I recently wrote an article about two installations by the young artist Nina Saunders which had featured prominently in the annual sculpture exhibition in the grounds of Jesus College, Cambridge. Saunders specialises in heavily pregnant, lavishly upholstered arm chairs - deceptively comfortable to the eye, impossible to sit in. How, I asked her, had she come to be selected for an event whose leading lights were world-famous veteran sculptors such as Richard Long, Anthony Gormley and Eduardo Paolozzi? She answered without hesitation: Charles Saatchi had bought seven of her pieces to add to his collection.
In practical terms this had enabled Nina Saunders to carry on producing new work (the cost of manufacturing each of her upholstered pieces is very high). But more importantly, the golden seal of Saatchi approval had also established her name on the "Young British Art" circuit that now dominates the contemporary art world.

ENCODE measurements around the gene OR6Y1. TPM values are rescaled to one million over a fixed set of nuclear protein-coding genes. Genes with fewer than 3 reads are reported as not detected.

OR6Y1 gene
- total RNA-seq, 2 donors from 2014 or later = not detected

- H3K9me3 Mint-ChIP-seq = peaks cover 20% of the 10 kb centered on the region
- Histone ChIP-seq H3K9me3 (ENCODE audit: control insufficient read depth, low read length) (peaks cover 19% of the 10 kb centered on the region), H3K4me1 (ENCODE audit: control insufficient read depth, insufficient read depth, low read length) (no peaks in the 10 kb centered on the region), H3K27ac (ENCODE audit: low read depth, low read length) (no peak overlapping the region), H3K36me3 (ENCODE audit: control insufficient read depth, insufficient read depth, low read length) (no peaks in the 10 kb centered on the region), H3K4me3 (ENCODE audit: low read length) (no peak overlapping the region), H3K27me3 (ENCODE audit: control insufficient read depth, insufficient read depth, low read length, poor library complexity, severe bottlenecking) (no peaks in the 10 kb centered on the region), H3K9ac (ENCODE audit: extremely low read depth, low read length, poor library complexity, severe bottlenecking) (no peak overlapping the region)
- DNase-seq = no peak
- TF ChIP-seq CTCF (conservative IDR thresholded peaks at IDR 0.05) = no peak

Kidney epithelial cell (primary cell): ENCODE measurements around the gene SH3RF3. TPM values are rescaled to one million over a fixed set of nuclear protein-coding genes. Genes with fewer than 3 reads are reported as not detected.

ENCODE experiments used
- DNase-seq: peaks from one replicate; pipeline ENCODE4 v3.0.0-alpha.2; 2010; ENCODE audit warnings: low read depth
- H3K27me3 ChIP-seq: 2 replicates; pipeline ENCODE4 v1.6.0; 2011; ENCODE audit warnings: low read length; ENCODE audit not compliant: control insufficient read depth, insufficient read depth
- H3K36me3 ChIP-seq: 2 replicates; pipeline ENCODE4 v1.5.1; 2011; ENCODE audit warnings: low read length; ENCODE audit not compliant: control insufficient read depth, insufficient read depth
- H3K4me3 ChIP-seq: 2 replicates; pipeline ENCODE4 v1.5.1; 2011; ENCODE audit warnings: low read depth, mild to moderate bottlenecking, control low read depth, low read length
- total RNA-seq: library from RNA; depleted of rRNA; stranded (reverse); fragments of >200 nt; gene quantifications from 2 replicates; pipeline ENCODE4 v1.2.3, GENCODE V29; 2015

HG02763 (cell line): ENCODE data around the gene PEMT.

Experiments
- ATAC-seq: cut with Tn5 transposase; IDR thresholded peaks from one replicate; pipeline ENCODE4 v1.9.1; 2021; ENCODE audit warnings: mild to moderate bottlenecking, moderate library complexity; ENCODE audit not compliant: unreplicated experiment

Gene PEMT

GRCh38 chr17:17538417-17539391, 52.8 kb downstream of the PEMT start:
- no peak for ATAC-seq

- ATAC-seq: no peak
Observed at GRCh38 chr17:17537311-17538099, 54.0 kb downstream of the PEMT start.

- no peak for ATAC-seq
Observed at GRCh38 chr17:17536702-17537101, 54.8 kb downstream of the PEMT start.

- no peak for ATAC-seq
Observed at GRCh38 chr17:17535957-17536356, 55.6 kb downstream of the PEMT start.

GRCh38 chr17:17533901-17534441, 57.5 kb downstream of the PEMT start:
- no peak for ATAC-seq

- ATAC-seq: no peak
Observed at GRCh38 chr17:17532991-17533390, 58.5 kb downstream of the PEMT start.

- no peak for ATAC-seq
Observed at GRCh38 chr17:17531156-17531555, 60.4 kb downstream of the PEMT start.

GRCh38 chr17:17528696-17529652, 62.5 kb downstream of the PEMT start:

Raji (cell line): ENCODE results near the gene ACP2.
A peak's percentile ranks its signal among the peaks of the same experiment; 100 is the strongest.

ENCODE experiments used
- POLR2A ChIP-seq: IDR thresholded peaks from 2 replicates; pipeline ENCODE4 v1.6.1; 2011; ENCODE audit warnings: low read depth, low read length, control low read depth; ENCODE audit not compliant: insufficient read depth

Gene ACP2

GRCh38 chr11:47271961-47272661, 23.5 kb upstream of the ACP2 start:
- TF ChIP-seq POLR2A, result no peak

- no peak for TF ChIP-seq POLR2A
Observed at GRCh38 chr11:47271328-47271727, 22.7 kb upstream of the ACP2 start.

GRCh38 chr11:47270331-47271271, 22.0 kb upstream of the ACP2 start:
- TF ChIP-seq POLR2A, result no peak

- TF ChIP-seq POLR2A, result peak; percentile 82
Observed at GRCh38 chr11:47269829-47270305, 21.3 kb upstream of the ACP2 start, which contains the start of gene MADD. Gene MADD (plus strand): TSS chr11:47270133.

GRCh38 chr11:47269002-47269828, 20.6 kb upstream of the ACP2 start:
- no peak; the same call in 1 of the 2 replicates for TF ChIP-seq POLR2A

Young artists such as Nina Saunders, or Turner Prize nominees Fiona Rae and Gary Hume - a show of whose work opens at the Saatchi Gallery next week don't have any trouble acknowledging that the private collector who spends lavishly on new art is, in fact, shaping the contemporary artistic landscape.
By keeping the artist in pocket, loaning his or her work to the national galleries - or, in the case of Charles Saatchi, displaying it on the walls of his own museum - these buyers may also be defining the experience and taste of the gallery-going public. Saunders and her peers …